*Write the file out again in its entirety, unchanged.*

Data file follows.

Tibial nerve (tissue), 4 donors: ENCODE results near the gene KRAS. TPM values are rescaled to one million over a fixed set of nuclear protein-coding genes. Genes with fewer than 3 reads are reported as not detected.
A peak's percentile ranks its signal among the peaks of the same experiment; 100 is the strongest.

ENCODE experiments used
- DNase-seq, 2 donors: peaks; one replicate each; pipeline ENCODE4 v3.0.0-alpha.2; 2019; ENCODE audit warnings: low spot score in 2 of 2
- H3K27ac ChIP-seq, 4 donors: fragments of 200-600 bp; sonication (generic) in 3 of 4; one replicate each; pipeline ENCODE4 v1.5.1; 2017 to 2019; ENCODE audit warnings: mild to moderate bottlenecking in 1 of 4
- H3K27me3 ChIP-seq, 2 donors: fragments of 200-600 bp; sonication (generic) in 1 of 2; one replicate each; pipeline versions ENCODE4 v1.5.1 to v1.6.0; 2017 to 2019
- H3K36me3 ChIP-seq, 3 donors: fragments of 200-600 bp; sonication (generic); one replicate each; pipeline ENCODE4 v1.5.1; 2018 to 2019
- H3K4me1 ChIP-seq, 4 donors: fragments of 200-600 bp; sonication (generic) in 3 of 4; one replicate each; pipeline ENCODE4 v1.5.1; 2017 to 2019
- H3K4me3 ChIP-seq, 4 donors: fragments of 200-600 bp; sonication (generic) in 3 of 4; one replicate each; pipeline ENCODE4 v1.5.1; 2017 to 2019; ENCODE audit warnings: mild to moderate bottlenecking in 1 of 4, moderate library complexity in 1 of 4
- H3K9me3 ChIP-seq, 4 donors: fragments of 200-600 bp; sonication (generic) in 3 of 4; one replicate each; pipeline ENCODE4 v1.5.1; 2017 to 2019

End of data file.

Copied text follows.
Tibial nerve (tissue), 4 donors: ENCODE results near the gene KRAS. TPM values are rescaled to one million over a fixed set of nuclear protein-coding genes. Genes with fewer than 3 reads are reported as not detected.
A peak's percentile ranks its signal among the peaks of the same experiment; 100 is the strongest.

ENCODE experiments used
- DNase-seq, 2 donors: peaks; one replicate each; pipeline ENCODE4 v3.0.0-alpha.2; 2019; ENCODE audit warnings: low spot score in 2 of 2
- H3K27ac ChIP-seq, 4 donors: fragments of 200-600 bp; sonication (generic) in 3 of 4; one replicate each; pipeline ENCODE4 v1.5.1; 2017 to 2019; ENCODE audit warnings: mild to moderate bottlenecking in 1 of 4
- H3K27me3 ChIP-seq, 2 donors: fragments of 200-600 bp; sonication (generic) in 1 of 2; one replicate each; pipeline versions ENCODE4 v1.5.1 to v1.6.0; 2017 to 2019
- H3K36me3 ChIP-seq, 3 donors: fragments of 200-600 bp; sonication (generic); one replicate each; pipeline ENCODE4 v1.5.1; 2018 to 2019
- H3K4me1 ChIP-seq, 4 donors: fragments of 200-600 bp; sonication (generic) in 3 of 4; one replicate each; pipeline ENCODE4 v1.5.1; 2017 to 2019
- H3K4me3 ChIP-seq, 4 donors: fragments of 200-600 bp; sonication (generic) in 3 of 4; one replicate each; pipeline ENCODE4 v1.5.1; 2017 to 2019; ENCODE audit warnings: mild to moderate bottlenecking in 1 of 4, moderate library complexity in 1 of 4
- H3K9me3 ChIP-seq, 4 donors: fragments of 200-600 bp; sonication (generic) in 3 of 4; one replicate each; pipeline ENCODE4 v1.5.1; 2017 to 2019